“Keep a close eye on him, Mara. Tomorrow is a very important day.”
“Just make sure he’s still here in the morning. After tomorrow there will be no doubt in anyone’s mind, not even his.”
* * *
Mara’s room was in the west wing of Peter’s mansion. Before the Mud project was reactivated with the decision to bring Mud from the monastery, she had been living in her own apartment in the Los Feliz area of Los Angeles.
Mara was a police officer, and she had taken a six-month leave of absence in order to work with Peter. Neither Mara nor the other people on the project, with the exception of Father John Rinaldi, were even aware of the subject of the project and were not advised until the very last minute. Mara had been briefed on the cloning process and was also aware that Peter, in effect, had spirited Mud away shortly after he was born, right out from under the Vatican overseers.
Peter had financed the venture in order to gain access to the amulet that held the blood of Jesus. Mara had originally thought the whole idea was insane, but her curiosity had been piqued. She was not sure what to believe. If Mud was in fact Jesus, then he certainly was not acting the way she would expect him to.
To Mara he was just a sweet but lonely kid who was very intuitive. The curing of the cancer in the oncology ward was starting to change her mind, and she was certainly considering the possibility was a reality.
When the knock came at her door at two in the morning, she had been well warned by her security team that he was coming.
“I am afraid,” he said. The troubled look on his face touched her heart.
“I’ll be right there with you.”
“It’s not that, Mara, I’m afraid it might all be true, and I don’t want it. I don’t want to fill a role that I had no part in making.”
“Everyone needs to feel in control of their own lives,” Mara said. “You’re no different. Even Jesus tried to back out of what he had to do.”
“What will happen to me if I walk away?”
“Peter will try to persuade you not to.”
“When I joined this project, it was as your advocate and protector from outside forces, but I will not help Peter stop you.”
“Tell me, Mara,” he asked, “do you think I am Jesus, as Peter says?”
“No,” she said, “you’re a boy, and your name is Mud. You may have something in you that is linked with the divine, but I see you as your own person.”
Has he detected something about my true responsibility in this project? Mara thought.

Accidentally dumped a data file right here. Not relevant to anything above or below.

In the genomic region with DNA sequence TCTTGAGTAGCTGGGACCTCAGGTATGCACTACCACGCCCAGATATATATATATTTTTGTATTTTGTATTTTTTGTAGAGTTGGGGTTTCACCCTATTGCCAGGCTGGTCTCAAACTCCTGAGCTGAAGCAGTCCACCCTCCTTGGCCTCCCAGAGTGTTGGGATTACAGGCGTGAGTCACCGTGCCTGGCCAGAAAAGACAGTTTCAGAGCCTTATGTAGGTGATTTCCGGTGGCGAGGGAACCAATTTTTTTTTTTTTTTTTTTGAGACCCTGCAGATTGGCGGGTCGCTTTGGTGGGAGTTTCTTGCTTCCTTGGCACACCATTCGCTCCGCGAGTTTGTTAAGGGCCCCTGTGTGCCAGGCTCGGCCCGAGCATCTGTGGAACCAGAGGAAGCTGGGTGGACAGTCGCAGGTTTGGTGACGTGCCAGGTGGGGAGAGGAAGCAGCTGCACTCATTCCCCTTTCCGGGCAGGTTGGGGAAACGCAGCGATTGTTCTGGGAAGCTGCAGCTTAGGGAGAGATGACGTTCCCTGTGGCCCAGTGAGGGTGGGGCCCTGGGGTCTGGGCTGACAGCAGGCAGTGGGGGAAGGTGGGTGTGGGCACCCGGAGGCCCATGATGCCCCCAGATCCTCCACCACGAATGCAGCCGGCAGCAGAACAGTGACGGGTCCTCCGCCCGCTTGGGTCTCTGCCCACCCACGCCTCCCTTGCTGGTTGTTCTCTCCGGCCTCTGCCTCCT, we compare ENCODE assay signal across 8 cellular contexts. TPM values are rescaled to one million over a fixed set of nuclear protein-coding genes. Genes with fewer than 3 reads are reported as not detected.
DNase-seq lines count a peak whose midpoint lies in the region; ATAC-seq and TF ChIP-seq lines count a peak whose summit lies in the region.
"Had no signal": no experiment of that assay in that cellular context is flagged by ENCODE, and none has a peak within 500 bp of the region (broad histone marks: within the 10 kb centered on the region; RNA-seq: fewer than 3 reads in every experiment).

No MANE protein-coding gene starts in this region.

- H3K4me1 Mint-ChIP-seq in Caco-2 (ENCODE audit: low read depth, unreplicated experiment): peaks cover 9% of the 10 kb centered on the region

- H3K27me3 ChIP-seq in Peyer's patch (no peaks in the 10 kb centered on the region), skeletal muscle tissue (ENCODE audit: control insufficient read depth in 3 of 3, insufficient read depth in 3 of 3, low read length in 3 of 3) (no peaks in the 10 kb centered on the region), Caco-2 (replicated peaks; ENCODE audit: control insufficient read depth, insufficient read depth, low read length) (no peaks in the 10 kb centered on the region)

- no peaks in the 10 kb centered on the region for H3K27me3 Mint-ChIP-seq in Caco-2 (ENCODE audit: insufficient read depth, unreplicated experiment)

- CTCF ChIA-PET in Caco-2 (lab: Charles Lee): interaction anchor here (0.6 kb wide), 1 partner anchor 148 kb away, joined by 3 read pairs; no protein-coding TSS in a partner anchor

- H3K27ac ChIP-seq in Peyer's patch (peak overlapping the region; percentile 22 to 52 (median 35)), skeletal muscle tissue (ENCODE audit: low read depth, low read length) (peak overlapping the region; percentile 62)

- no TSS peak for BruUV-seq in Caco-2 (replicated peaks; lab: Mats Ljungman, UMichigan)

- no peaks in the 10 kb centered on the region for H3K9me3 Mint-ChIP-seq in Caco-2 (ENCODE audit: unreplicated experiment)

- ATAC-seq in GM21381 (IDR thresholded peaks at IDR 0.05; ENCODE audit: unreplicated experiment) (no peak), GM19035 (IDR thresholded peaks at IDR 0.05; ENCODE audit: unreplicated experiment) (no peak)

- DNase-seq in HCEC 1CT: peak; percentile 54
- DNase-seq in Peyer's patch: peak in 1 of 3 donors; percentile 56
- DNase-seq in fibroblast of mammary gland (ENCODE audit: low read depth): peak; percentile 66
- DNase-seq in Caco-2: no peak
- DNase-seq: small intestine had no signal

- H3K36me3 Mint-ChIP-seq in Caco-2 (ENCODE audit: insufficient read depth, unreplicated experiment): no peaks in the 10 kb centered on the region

“You are not a religious person, are you?”
Mara didn’t answer.
“I can tell by the way you treat me. Peter and John reserve a little space in our interactions for reverence, but you treat me normal. Like I’m one of you. I appreciate that.
“But my point is: what kind of world would this be if God had an active, physics-bending, daily-miracle involvement every single day? Can free will exist in such a world?
“I fear that people’s idea of heaven is very much like a totalitarian government. I can’t see how it would work. People would no longer be free to practice religion as they wish.”
“Why not?” Mara asked.
“They wouldn’t need to. I would be the proof that there is only one faith.”
“But would you allow them to follow their own hearts?”
“Of course I would. But I am still Mud. What will happen if the God consciousness is within me and it takes over? If Jesus had exerted his power and come down off that cross and destroyed the Romans and all other followers of different faiths. What would have happened? Would we simply exchange one form of tyranny for another and label it ‘good’?”
“I will tell you this,” Mara said. “I have faith in you. Not in the god that you might be, but in you, Mud. What are you going to do?”
“Whether it was right or wrong, I wouldn’t be here if it weren’t for Peter,” Mud said. “I suppose I should be grateful for that, and I will continue to cooperate with him for now.”
He went towards the door. “Good night, Mara,” he said. “I think you are my only true friend.”
* * *
Copyright © 2015 by J. P. Flores